E812 – The Up Bay Starter Signal, a traditional Filament 3 Aspect head and Multi-Lamp Route Indicator. (C) Simon Paley 2014

CD812 – 3 Aspect Filament Head with Standard Route Indicator – Again a real Fareham Signal, as this signal is controlling trains from a terminal platform and has more than one route (one towards Eastleigh and one towards Southampton), then it must be provided with a route indicator rather than a junction indicator

CD825 – 3 Aspect Filament Head with Position Light – This time, not a real signal at Fareham, but based on one at Southall (simply because it was on a scheme plan I was working on at the time I was thinking about). This signal is different to the others as the Main Aspect is controlled by the signaller, whilst the Position Light is controlled by the Aggregate Terminal Ground Frame (more on that later). The reason for this is actually in the control side of things. I want to use computer control / JMRI to control the signals, but use a relay interlocking and ground switch panel to control the area of the ground frame, as these can’t interact easily (or at least not with my competence!), then separate signals have to be used, so I decided to provide the main aspect and position light which means I can separate out the systems.

CD283 – ‘Red-Red’ Ground Mounted Independent Position Light – This is signal is actually provided in the middle of the junction at Fareham. This covers moving trains between platforms, although seen as I took out one of the Crossovers, then it only covers moves between Platforms 1 & 2. The reason for it being in the middle of the junction is that it means it can control turnback moves on both the Netley and Portsmouth Lines without having 2 signals. I have also provided stop car markers to provide ‘rear-clear’ markers.

CD811 / CD821 – 3 Aspect Dorman LED Searchlight Head with Position Light and both Miniature & Standard Route Indicator – These signals protect the entry into the platforms. As both signals have more than one main class route, they must be provided with some form of route indicator. As one route is into a Bay Platform they must be provided with a Standard Route Indicator, a Junction Indicator can’t be used to indicate into a terminal platform. Both signals are also provided with permissive routes into the platforms to permit attaching of units, these moves being authorised under a Position Light. Again, there is more than one permissive route, and under current standards, then a Miniature Route Indication has to be provided.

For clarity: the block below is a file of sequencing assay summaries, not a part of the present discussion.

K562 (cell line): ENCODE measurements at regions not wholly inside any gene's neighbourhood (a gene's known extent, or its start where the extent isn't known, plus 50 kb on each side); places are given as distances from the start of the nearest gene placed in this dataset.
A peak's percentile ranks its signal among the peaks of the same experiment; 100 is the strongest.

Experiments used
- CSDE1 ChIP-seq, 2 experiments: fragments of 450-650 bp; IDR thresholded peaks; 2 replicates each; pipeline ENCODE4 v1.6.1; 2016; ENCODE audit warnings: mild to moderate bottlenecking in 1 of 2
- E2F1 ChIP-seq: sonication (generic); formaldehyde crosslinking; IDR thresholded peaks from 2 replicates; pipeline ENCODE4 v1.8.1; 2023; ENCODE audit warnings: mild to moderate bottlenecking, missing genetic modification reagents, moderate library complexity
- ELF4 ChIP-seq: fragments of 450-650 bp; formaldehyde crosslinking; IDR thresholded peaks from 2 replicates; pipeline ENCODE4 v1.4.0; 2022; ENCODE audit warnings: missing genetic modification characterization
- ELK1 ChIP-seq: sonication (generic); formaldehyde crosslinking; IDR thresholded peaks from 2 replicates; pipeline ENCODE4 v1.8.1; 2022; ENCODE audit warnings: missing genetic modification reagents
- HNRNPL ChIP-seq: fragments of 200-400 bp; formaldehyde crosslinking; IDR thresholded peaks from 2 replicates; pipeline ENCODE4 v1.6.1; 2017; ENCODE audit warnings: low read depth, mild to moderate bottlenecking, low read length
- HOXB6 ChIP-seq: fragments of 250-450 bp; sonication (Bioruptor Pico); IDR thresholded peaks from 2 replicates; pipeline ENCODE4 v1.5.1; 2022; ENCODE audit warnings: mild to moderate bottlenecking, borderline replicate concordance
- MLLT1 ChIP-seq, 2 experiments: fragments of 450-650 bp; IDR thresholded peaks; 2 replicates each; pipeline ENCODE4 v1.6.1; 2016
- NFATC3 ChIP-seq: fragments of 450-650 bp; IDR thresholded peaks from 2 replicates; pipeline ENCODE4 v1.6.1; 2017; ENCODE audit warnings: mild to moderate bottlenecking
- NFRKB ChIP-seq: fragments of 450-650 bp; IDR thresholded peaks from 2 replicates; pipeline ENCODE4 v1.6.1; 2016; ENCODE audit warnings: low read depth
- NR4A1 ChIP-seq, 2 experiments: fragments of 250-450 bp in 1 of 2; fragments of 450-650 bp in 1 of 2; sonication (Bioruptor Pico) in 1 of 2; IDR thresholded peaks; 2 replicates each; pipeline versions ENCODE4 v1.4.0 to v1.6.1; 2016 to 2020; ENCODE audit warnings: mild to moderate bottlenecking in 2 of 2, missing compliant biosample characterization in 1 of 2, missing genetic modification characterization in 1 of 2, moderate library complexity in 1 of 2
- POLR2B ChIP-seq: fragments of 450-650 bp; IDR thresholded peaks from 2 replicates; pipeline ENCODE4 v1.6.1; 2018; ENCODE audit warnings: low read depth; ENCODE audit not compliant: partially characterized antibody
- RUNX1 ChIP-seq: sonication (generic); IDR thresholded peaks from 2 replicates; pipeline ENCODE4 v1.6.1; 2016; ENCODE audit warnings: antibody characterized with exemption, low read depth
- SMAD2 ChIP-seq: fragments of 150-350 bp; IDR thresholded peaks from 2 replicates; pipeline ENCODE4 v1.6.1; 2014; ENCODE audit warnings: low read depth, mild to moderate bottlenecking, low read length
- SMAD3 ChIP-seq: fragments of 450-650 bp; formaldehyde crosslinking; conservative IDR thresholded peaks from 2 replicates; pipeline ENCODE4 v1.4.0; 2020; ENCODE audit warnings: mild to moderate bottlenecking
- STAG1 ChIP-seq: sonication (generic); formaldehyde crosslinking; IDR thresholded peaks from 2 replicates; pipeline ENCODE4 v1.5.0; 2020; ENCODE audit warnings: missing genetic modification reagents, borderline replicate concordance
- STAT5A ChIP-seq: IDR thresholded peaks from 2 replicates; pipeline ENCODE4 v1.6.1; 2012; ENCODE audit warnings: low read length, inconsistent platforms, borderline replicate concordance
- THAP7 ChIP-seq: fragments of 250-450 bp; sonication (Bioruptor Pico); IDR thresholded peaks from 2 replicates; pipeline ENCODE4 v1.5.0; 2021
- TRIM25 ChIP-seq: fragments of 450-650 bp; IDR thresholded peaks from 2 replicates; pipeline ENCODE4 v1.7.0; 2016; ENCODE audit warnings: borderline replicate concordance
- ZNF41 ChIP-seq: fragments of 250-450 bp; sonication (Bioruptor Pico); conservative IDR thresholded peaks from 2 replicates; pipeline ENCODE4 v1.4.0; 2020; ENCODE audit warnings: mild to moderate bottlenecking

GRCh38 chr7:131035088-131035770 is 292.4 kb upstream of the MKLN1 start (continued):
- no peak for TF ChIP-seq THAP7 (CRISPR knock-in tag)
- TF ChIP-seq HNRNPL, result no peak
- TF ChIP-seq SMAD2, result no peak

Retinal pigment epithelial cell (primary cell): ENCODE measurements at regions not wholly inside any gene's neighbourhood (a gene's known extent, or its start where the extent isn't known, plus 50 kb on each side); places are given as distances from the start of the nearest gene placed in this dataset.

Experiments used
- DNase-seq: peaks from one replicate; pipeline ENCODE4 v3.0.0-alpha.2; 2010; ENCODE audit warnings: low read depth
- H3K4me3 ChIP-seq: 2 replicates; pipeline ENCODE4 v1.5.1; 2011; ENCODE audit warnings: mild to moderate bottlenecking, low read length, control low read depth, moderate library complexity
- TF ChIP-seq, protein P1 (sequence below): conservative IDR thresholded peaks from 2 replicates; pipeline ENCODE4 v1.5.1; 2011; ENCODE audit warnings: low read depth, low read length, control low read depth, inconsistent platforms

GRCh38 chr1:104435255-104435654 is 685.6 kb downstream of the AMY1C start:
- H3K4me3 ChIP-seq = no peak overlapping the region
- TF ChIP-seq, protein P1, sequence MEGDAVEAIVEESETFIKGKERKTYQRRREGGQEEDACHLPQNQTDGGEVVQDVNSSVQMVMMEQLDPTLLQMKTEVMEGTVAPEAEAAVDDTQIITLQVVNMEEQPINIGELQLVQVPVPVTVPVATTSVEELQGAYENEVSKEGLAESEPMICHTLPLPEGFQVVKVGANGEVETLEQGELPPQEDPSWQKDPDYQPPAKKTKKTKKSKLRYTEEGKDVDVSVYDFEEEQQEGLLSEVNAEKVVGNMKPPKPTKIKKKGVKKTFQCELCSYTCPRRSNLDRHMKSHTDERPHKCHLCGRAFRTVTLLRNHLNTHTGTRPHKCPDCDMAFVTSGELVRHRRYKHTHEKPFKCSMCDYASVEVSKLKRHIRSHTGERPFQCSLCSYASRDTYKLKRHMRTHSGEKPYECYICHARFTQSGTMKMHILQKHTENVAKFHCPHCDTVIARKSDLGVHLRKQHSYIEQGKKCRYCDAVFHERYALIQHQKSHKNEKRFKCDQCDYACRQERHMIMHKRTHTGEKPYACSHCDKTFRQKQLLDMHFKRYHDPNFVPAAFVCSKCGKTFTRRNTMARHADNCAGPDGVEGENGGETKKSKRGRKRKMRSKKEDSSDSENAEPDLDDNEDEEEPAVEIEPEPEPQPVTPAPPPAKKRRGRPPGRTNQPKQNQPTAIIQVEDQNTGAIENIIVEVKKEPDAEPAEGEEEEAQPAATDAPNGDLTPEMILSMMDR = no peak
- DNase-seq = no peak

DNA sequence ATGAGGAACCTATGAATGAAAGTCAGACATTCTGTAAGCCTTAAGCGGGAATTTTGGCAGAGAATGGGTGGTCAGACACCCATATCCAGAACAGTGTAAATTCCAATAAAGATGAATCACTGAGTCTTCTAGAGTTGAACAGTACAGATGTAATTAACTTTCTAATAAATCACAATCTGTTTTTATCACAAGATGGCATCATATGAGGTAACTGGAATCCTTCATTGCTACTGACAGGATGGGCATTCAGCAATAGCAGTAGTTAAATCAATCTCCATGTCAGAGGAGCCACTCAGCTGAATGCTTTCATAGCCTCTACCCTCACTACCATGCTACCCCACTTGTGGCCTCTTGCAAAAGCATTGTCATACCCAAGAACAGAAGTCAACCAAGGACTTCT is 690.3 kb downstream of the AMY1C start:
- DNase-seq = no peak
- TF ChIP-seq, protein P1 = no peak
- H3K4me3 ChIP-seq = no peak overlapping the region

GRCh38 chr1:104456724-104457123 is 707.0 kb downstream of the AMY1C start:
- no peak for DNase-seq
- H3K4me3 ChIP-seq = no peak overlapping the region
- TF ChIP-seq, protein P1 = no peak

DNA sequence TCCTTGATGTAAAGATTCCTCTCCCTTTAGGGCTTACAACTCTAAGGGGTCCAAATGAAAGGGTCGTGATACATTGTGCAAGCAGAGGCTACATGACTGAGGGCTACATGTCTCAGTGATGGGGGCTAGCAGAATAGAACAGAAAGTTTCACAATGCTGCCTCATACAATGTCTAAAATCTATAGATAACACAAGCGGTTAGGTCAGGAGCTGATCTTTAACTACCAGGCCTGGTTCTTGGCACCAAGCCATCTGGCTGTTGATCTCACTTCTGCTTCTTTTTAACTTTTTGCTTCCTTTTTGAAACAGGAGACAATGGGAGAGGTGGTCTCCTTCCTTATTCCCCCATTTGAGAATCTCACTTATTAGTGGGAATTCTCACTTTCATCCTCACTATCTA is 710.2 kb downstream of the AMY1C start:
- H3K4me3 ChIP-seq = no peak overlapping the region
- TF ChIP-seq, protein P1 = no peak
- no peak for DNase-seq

CD808 / CD822 – 2 Aspect Filament Head Signal  Both signals are real, but are provided here to protect the fiddle yard. In reality, these are 2 aspect signals, but even if they weren’t I would of made them 2 aspect for the same reasoning as CD813

SPAD Indicators

You may have noticed I left out the SPAD Indicators from the above. I thought I would go over these seperately.

SPAD Indicators are ‘ronseal signal’, they do exact what they say on the tin, they provide a driver with an indication that a signal has been passed at danger. If a driver sees one illuminated, even if he has not himself caused a SPAD, must stop immediately. The signals themselves are a standard 3 aspect head with a blue backboard. They are normal unlit, but when they are activated, they show a central red aspect with the word ‘STOP’ across the middle sandwiched between a pair of flashing red aspects.

E99 SPAD Indicator
The Up Direction SPAD Indicator for E99 at Eastleigh, thankfully showing its normal state (C) Simon Paley 2014

SPAD Indicators are rare and no longer used or installed, they were provided at signals which were deemed to be at high risk of being passed at danger and were such an incident would cause significant consequences.

So, why provide them on Collingwood, particularly when they don’t exist at Fareham? Well, you might have realised, I like weird and unusual signals, plus I have a fairly plausible reason why they might be provided in reality at Fareham:

The reason is that it could be quite easy to SPAD CD811 and run onto the junction whilst a train is crossing in front of it. This because the Netley lines on the approach to Fareham are in a cutting, very bendy and fairly high speed (50mph), plus some trains don’t stop between Southampton and Fareham. This could all contribute to a line speed SPAD which could carry a train onto the junction.

Equally SPADing of CD810 / CD812 is fairly highly as the area is DOO, meaning there is a higher risk of a train starting against a signal at danger, and as these signals are so close to the junction, this could mean a train could be carried onto the junction. Hence why I’ve said the SPAD Indicators are active if something SPADs CD810, CD811 or CD812 even though they are plated as indicators only for CD811.

Ground Frame

As mentioned further up and in the previous entry, I have decided that the aggregate terminal will be controlled by a Ground Frame.

Alton Ground Frame
The Ground Frame Controlling the boundary between Network Rail and the Mid Hants Railway at Alton. (C) Simon Paley 2016

The reason behind providing a Ground Frame is to allow the Aggregate Terminal to be shunted without involvement of the signaller. My Ground Frame controls the 3 independent position lights control movements within the Aggregates Terminal as well as the points between the Reception Line and Down Siding.

The Ground Frame is released by the signaller when 590 points are normal, this prevents the ground frame from being used when trains are entering / exiting the terminal. The Ground Frame also has an acceptance lever which prevents CD814’s position light from being pulled off until the shunter is ready.